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Gasoline prices not expected to slacken

Fuel inventories should remain tight this summer, forecast says.

June 15, 2007|From Reuters

Pump prices will remain high this summer because gasoline supplies will be slim throughout the busy driving season, even though motor fuel imports have recently soared, the government's top energy forecaster told Congress on Thursday.

"Gasoline inventories are expected to remain tight throughout the summer, which will keep pressure on gasoline prices and likely result in higher margins and retail prices than those seen last summer," Guy Caruso, head of the Energy Information Administration, testified at a Senate hearing on the effects of high gasoline costs on businesses.

Gasoline imports have soared recently, reaching more than 1.6 million barrels a day during the third week of May and more than 1.5 million barrels a day the following week, and will help to build inventories, Caruso said.

The nation's gasoline supply has been affected more than usual by refinery outages, Caruso told the Senate Small Business Committee. Refineries are operating at less than 90% capacity, the lowest level for this time of year in 15 years.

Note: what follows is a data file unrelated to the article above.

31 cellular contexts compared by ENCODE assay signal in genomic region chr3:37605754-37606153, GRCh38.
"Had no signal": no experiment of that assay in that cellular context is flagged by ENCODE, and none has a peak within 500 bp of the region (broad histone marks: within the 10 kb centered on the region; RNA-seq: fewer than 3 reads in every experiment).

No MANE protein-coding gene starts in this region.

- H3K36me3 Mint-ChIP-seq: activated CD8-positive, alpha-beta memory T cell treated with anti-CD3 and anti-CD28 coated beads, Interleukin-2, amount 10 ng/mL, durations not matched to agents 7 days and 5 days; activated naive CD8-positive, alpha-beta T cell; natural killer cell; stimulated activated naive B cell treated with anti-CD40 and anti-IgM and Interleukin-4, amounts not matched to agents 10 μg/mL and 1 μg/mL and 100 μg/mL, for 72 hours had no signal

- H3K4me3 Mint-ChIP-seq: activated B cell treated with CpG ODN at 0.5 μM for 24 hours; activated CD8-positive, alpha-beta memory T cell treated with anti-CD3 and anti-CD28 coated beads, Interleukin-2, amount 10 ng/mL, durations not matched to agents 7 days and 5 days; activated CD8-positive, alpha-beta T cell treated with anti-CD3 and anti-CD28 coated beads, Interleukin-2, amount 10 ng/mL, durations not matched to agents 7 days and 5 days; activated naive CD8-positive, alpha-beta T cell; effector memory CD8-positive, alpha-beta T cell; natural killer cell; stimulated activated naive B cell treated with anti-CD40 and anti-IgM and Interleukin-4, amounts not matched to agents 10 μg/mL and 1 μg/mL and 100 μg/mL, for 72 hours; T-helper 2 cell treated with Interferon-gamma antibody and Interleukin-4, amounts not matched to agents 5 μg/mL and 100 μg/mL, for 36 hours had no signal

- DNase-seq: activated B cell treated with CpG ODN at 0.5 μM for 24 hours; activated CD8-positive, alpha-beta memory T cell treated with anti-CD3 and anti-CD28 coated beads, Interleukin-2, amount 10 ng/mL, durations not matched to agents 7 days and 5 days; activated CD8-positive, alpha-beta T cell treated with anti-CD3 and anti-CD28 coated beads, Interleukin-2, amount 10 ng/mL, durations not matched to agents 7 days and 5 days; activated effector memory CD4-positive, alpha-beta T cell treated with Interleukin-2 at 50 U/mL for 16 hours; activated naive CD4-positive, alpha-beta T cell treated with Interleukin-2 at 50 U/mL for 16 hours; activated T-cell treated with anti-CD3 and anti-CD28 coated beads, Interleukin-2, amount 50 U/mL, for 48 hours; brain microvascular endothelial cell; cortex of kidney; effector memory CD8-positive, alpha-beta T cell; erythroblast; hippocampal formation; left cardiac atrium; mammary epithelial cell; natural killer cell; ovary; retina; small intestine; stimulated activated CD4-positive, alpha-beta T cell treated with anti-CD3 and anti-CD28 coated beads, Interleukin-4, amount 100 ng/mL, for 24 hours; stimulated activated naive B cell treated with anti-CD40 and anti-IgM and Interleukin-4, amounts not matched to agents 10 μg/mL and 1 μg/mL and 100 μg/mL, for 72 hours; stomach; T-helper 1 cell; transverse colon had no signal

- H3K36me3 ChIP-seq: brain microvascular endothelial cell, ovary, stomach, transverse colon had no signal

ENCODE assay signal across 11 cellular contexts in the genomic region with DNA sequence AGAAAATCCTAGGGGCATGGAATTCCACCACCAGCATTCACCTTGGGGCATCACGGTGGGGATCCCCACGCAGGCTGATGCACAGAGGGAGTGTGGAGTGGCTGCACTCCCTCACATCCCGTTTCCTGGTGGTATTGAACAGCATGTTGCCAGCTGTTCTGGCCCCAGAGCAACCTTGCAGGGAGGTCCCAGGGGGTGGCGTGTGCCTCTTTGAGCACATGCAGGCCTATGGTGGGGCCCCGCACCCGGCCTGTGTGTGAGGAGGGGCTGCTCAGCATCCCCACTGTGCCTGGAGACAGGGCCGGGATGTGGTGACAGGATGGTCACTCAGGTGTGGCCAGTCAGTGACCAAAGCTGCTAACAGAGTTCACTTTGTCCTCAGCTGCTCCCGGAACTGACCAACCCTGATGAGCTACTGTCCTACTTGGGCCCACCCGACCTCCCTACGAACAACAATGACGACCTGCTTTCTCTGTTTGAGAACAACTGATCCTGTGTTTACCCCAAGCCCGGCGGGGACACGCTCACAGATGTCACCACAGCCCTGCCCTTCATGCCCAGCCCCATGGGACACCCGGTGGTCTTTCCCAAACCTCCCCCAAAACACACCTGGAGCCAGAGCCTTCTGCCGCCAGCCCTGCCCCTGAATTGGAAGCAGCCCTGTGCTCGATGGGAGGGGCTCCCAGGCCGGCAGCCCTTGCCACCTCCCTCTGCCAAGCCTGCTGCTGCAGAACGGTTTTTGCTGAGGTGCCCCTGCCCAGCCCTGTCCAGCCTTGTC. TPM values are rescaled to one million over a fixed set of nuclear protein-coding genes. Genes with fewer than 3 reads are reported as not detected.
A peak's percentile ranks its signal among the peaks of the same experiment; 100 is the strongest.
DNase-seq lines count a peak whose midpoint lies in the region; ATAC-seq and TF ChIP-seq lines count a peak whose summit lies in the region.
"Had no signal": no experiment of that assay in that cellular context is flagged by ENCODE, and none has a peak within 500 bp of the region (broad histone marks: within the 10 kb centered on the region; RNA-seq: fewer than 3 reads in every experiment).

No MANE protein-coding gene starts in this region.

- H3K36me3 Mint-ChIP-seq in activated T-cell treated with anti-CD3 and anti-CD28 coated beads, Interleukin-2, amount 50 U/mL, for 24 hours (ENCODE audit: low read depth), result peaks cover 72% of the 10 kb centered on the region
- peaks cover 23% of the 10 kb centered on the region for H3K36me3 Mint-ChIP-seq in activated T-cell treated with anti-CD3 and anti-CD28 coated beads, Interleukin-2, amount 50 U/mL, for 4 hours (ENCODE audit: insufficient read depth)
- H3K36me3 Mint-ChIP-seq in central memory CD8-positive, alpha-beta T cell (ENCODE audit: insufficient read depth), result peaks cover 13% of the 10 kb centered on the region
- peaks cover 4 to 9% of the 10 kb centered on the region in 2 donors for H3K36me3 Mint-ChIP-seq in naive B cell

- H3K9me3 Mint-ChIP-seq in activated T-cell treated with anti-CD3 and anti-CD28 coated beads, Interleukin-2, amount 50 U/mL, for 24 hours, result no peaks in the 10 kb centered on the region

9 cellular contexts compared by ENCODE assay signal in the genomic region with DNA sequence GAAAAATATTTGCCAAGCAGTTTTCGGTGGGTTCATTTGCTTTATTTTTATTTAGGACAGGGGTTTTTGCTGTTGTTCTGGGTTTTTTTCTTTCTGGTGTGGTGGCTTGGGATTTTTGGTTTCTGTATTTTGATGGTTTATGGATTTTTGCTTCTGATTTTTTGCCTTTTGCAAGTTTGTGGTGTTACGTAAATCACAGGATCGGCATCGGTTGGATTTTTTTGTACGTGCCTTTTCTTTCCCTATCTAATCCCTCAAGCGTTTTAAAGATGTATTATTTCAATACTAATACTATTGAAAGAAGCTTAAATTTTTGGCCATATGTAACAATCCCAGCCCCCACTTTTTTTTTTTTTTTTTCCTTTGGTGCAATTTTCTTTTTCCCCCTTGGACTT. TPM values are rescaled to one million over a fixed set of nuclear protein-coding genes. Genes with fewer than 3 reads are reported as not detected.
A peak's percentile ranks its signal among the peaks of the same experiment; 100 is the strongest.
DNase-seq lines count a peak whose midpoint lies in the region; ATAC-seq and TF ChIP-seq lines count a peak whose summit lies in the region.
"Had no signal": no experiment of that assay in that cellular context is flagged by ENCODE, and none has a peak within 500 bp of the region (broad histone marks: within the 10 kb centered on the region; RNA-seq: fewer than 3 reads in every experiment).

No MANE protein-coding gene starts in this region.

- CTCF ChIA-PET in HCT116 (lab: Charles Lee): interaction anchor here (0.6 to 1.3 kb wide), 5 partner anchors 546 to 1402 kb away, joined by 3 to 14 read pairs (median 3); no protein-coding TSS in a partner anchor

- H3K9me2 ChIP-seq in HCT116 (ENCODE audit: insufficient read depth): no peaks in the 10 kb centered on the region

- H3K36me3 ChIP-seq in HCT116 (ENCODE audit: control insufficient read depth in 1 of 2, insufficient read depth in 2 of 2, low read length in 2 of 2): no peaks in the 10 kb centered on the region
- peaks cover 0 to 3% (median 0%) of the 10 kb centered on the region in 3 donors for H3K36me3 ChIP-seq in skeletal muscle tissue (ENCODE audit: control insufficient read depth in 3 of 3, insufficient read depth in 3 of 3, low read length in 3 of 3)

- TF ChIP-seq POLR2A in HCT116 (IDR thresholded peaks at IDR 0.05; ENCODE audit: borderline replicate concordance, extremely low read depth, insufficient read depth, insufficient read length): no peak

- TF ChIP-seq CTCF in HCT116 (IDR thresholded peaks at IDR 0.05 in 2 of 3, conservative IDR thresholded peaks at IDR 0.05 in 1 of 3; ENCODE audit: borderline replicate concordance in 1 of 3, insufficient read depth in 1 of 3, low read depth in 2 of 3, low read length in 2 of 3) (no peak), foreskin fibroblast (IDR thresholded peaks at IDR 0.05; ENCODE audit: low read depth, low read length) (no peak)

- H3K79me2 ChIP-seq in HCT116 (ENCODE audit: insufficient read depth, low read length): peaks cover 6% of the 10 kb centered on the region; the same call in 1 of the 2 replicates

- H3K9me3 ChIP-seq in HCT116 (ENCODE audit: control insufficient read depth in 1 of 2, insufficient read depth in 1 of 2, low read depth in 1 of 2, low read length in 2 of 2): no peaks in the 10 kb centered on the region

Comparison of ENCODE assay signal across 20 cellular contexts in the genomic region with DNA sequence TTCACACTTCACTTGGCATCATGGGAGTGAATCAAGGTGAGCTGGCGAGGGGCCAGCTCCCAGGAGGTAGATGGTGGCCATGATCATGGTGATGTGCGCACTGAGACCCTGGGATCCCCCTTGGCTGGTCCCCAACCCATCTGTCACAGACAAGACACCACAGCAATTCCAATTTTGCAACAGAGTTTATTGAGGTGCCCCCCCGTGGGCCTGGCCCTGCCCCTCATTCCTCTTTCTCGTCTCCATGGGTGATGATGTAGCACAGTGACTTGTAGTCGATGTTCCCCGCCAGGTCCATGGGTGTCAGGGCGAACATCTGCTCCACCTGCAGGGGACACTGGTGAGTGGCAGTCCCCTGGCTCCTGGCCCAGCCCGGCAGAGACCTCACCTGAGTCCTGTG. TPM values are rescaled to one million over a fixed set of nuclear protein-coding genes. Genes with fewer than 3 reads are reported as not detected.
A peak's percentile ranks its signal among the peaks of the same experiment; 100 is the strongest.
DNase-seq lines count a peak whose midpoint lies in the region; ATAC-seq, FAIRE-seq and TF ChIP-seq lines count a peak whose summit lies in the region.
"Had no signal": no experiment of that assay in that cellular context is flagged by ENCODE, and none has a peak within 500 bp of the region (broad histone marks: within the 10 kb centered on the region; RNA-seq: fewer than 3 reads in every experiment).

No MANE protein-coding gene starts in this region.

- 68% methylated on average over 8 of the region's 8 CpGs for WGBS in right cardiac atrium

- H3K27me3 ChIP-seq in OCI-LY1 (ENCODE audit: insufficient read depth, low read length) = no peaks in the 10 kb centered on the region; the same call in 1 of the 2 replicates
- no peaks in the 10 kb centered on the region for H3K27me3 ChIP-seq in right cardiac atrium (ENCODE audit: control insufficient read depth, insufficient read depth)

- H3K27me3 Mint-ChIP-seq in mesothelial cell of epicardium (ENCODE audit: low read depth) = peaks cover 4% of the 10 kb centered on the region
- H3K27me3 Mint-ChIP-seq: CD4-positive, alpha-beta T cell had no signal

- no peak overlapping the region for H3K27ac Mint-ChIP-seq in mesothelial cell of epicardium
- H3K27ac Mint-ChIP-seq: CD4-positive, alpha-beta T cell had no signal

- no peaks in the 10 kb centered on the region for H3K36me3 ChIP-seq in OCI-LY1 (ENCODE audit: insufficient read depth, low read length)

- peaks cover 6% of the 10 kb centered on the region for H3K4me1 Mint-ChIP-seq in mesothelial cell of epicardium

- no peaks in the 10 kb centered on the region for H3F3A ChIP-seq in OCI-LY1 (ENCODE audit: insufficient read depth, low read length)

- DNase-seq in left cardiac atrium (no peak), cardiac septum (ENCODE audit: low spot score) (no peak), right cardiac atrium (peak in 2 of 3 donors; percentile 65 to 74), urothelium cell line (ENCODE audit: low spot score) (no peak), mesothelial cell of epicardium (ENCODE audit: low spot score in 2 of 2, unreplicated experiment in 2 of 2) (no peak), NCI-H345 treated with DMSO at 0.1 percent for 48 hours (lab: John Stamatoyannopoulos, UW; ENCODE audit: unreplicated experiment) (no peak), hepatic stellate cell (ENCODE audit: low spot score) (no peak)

Caruso said the problem facing refiners is unplanned outages, not routine maintenance. He said refiners would not purposely go offline to limit gasoline supplies, because they would lose sales.

"We certainly have not seen there was any attempt [by refiners] to manipulate the market," Caruso said.

Caruso said that refining capacity should rise in the next several months and that gasoline supplies would be adequate to meet summer demand.

The information agency, the statistical arm of the Department of Energy, is forecasting the national price for regular gasoline will average $3.05 a gallon during the summer driving season, up 21 cents from last summer.

High fuel prices are not only pinching the pocketbooks of consumers, but are also hurting trucking companies.

The U.S. trucking industry will spend a record $106 billion on fuel this year, up $3 billion from last year and more than double the fuel bill in 2003, Timothy Lynch, senior vice president of the American Trucking Assns., told the committee.

"The sharp increase in the cost of diesel fuel is a hardship for small trucking companies," Lynch said. He also said new federal environmental requirements for cleaner engines and low-sulfur diesel have lowered the fuel economy of big trucks to about 5 miles per gallon.

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